• notedb

  • pgm

  • rest

  • server

  • ssh


Successfully running the Elasticsearch tests requires Docker, and may require setting the local virtual memory on linux and macOS.

On macOS, if using Docker Desktop, the effective memory value can be set in the Preferences, under the Advanced tab. The default value usually does not suffice and is causing premature container exits. That default is currently 2 GB and should be set to at least 5 (GB).

If Docker is not available, the Elasticsearch tests will be skipped. Note that Bazel currently does not show the skipped tests.


Dependency JARs are normally downloaded as needed, but you can download everything upfront. This is useful to enable subsequent builds to run without network access:

  bazel fetch //...

When downloading from behind a proxy (which is common in some corporate environments), it might be necessary to explicitly specify the proxy that is then used by curl:

  export http_proxy=http://<proxy_user_id>:<proxy_password>@<proxy_server>:<proxy_port>

Redirection to local mirrors of Maven Central and the Gerrit storage bucket is supported by defining specific properties in, a file that is not tracked by Git:

  echo download.GERRIT = >>
  echo download.MAVEN_CENTRAL = >>

The file may be placed in the root of the gerrit repository being built, or in ~/.gerritcodereview/. The file in the root of the gerrit repository has precedence.

Building against unpublished Maven JARs

To build against unpublished Maven JARs, like PrologCafe, the custom JARs must be installed in the local Maven repository (mvn clean install) and maven_jar() must be updated to point to the MAVEN_LOCAL Maven repository for that artifact:

   name = 'prolog-runtime',
   artifact = 'com.googlecode.prolog-cafe:prolog-runtime:42',
   repository = MAVEN_LOCAL,

Building against artifacts from custom Maven repositories

To build against custom Maven repositories, two modes of operations are supported: with rewrite in and without.

Without rewrite the URL of custom Maven repository can be directly passed to the maven_jar() function:


    name = 'gitblit',
    artifact = 'com.gitblit:gitblit:1.4.0',
    sha1 = '1b130dbf5578ace37507430a4a523f6594bf34fa',
    repository = GERRIT_FORGE,

When the custom URL has to be rewritten, then the same logic as with Gerrit known Maven repository is used: Repo name must be defined that matches an entry in file:

  download.GERRIT_FORGE =

And corresponding WORKSPACE excerpt:


    name = 'gitblit',
    artifact = 'com.gitblit:gitblit:1.4.0',
    sha1 = '1b130dbf5578ace37507430a4a523f6594bf34fa',
    repository = GERRIT_FORGE,

Building against SNAPSHOT Maven JARs

To build against SNAPSHOT Maven JARs, the complete SNAPSHOT version must be used:

   name = "pac4j-core",
   artifact = "org.pac4j:pac4j-core:3.5.0-SNAPSHOT-20190112.120241-16",
   sha1 = "da2b1cb68a8f87bfd40813179abd368de9f3a746",

To accelerate builds, several caches are activated per default:

  • ~/.gerritcodereview/bazel-cache/downloaded-artifacts

  • ~/.gerritcodereview/bazel-cache/repository

  • ~/.gerritcodereview/bazel-cache/cas

Currently none of these caches have a maximum size limit. See this bazel issue for details. Users should watch the cache sizes and clean them manually if necessary.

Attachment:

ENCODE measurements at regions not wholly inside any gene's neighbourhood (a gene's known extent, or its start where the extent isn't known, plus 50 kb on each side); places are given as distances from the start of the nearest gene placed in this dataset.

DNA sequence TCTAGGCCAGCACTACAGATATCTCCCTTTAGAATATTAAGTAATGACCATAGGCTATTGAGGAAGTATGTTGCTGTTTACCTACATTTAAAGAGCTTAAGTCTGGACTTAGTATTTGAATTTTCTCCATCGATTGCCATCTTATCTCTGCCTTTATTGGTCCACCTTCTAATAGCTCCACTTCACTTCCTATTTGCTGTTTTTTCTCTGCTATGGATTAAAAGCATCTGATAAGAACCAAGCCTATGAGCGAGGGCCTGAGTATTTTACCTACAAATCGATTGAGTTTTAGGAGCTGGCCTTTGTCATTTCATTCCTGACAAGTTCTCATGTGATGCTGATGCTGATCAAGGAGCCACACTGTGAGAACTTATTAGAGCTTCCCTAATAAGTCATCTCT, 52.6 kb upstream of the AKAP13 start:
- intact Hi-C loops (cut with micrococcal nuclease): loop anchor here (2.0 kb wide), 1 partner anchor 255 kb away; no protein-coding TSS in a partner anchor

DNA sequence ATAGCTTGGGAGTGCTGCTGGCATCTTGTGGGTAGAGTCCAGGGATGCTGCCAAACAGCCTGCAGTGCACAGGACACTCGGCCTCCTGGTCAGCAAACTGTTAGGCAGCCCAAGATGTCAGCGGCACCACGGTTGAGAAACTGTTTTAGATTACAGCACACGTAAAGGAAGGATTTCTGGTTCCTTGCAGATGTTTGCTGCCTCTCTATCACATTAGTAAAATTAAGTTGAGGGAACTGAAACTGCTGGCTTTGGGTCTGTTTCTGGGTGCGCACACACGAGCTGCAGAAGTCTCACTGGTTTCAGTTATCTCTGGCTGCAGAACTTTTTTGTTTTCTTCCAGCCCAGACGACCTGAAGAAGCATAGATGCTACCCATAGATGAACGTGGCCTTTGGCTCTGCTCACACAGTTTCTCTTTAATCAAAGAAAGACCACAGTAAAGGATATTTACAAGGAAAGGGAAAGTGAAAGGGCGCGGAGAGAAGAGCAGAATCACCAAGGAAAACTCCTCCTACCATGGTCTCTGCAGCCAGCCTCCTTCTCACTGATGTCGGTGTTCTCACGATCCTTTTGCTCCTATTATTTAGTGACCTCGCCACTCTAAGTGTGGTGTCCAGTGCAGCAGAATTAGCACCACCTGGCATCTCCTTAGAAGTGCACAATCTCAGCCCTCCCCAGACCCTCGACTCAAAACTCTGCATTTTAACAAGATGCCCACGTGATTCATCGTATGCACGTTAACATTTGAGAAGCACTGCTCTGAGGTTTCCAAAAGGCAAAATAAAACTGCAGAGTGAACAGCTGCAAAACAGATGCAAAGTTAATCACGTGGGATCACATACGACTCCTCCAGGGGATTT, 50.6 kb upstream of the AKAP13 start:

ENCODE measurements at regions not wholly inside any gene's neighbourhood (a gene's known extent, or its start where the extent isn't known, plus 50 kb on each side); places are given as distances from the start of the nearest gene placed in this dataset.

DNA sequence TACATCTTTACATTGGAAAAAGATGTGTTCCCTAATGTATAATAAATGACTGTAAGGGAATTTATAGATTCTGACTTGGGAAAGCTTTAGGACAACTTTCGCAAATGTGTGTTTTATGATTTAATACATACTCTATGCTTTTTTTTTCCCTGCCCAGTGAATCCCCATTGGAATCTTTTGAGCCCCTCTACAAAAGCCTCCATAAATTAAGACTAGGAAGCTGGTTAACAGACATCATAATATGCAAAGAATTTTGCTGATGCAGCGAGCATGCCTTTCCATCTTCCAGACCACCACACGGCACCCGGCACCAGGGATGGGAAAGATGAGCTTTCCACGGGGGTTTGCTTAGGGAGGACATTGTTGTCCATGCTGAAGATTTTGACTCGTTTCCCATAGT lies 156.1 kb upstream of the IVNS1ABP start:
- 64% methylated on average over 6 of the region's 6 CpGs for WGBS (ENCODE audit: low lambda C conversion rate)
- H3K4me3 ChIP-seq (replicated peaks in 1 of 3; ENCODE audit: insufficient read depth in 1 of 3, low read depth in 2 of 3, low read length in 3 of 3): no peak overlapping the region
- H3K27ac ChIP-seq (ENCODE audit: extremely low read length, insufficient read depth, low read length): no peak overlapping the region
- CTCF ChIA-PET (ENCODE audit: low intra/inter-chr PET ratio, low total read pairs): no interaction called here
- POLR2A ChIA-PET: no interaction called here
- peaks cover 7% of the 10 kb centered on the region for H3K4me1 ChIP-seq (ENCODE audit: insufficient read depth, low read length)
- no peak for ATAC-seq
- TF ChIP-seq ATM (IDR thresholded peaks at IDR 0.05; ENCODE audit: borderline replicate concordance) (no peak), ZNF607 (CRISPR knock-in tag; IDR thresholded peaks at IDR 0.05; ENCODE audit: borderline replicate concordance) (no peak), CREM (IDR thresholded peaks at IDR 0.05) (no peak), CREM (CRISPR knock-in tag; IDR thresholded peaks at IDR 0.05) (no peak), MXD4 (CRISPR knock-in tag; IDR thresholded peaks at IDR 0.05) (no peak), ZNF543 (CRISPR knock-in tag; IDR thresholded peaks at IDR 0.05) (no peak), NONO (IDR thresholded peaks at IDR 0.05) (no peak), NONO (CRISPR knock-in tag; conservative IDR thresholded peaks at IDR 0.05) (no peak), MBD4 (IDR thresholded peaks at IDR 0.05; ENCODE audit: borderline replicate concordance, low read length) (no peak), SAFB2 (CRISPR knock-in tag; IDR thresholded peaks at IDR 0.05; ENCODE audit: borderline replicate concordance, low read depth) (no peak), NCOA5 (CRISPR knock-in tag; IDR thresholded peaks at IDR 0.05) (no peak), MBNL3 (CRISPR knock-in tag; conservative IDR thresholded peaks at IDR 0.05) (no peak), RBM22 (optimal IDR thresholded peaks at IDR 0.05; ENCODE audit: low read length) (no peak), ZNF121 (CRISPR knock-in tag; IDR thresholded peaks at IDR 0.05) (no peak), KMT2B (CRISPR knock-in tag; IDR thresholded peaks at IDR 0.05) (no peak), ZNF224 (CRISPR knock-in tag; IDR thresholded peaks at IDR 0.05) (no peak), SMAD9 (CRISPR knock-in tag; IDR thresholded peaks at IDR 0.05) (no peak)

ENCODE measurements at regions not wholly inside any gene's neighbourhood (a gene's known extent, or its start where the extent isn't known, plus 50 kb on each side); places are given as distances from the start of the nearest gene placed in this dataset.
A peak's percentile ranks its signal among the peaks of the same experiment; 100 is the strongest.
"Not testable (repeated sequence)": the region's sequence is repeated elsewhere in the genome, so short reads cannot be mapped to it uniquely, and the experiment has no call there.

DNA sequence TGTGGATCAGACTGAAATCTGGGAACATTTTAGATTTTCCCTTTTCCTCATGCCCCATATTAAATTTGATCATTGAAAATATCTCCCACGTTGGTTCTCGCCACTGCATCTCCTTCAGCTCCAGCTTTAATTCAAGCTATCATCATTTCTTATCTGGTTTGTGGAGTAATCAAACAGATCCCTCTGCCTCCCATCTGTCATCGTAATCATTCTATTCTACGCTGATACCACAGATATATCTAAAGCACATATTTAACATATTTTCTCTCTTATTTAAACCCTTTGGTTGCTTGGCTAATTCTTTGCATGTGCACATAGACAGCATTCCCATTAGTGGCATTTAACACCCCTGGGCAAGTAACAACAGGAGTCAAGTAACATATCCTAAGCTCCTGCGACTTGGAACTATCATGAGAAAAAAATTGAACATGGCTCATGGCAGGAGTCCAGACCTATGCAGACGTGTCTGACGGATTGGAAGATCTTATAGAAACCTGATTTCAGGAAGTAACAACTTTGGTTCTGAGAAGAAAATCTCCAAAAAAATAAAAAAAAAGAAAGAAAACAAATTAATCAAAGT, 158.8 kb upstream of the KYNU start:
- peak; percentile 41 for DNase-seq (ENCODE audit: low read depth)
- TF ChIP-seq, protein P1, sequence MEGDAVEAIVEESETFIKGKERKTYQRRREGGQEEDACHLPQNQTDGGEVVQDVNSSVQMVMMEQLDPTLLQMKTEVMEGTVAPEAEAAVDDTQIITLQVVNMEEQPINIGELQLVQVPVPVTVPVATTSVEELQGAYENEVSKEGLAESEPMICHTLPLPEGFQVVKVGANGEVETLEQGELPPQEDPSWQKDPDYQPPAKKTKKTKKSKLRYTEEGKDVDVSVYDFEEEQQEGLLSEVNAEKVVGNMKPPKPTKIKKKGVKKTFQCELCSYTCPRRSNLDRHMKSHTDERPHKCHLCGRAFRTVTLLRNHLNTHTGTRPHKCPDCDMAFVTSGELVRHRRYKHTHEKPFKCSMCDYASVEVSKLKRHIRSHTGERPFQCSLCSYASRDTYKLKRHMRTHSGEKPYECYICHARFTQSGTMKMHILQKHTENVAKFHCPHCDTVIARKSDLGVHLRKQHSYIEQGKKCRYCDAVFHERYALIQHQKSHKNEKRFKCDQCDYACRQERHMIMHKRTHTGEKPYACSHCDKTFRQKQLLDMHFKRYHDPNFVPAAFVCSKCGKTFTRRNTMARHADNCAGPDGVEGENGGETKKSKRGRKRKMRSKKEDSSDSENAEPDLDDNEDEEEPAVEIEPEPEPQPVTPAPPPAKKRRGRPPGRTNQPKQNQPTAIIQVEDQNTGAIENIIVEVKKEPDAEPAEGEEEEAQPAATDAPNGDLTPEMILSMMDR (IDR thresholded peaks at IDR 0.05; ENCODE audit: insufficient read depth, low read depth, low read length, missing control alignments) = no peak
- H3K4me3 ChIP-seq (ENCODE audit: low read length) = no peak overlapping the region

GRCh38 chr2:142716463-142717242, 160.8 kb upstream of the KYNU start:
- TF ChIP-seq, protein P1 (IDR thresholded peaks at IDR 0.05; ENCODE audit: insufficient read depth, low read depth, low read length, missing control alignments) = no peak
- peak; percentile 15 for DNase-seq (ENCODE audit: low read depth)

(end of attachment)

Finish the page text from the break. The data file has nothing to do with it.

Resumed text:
NPM Binaries

Parts of the PolyGerrit build require running NPM-based JavaScript programs as "binaries". We don’t attempt to resolve and download NPM dependencies at build time, but instead use pre-built bundles of the NPM binary along with all its dependencies. Some packages on come with their dependencies bundled, but this is the exception rather than the rule. More commonly, to add a new binary to this list, you will need to bundle the binary yourself.

We can only use binaries that meet certain licensing requirements, and that do not include any native code.

Start by checking that the license and file types of the bundle are acceptable:


  npm install -g license-checker && \
  rm -rf /tmp/$package-$version && mkdir -p /tmp/$package-$version && \
  cd /tmp/$package-$version && \
  npm install $package@$version && \
  license-checker | grep licenses: | sort -u

This will output a list of the different licenses used by the package and all its transitive dependencies. We can only legally distribute a bundle via our storage bucket if the licenses allow us to do so. As long as all of the listed license are allowed by Google’s standards. Any by_exception_only, commercial, prohibited, or unlisted licenses are not allowed; otherwise, it is ok to distribute the source. If in doubt, contact a maintainer who is a Googler.

Next, check the file types:

  cd /tmp/$package-$version
  find . -type f | xargs file | grep -v 'ASCII\|UTF-8\|empty$'

If you see anything that looks like a native library or binary, then we can’t use the bundle.

If everything looks good, create the bundle, and note the SHA-1:

  $gerrit_repo/tools/js/ $package $version && \
  sha1sum $package-$version.tgz

This creates a file named $package-$version.tgz in your working directory.

Any project maintainer can upload this file to the storage bucket.

Finally, add the new binary to the build process:

      name = "some-npm-package",
      repository = GERRIT,

  # lib/js/npm.bzl
    "some-npm-package": "1.2.3",

  NPM_SHA1S = {
    "some-npm-package": "<sha1>",

To use the binary from the Bazel build, you need to use the wrapper script. For an example, see the use of crisper in tools/bzl/js.bzl.

Google Remote Build Support

The Bazel build can be used with Google’s Remote Build Execution.

This needs the following setup steps:

gcloud auth application-default login
gcloud services enable  --project=${PROJECT}

Create a worker pool. The instances should have at least 4 CPUs each for adequate performance.

gcloud alpha remote-build-execution worker-pools create default \
    --project=${PROJECT} \
    --instance=default_instance \
    --worker-count=50 \
    --machine-type=n1-highcpu-4 \

To use RBE, execute

bazel test --config=remote \
    --remote_instance_name=projects/${PROJECT}/instances/default_instance \